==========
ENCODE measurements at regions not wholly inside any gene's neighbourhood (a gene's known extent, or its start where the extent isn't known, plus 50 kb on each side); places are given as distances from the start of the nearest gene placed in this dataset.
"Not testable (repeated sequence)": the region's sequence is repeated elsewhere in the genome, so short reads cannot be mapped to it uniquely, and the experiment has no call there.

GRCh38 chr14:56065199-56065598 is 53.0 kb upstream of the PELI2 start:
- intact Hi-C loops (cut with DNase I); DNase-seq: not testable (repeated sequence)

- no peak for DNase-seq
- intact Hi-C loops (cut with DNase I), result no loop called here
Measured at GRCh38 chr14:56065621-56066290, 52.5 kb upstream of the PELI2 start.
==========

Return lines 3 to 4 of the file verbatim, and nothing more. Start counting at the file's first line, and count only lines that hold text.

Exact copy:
GRCh38 chr14:56065199-56065598 is 53.0 kb upstream of the PELI2 start:
- intact Hi-C loops (cut with DNase I); DNase-seq: not testable (repeated sequence)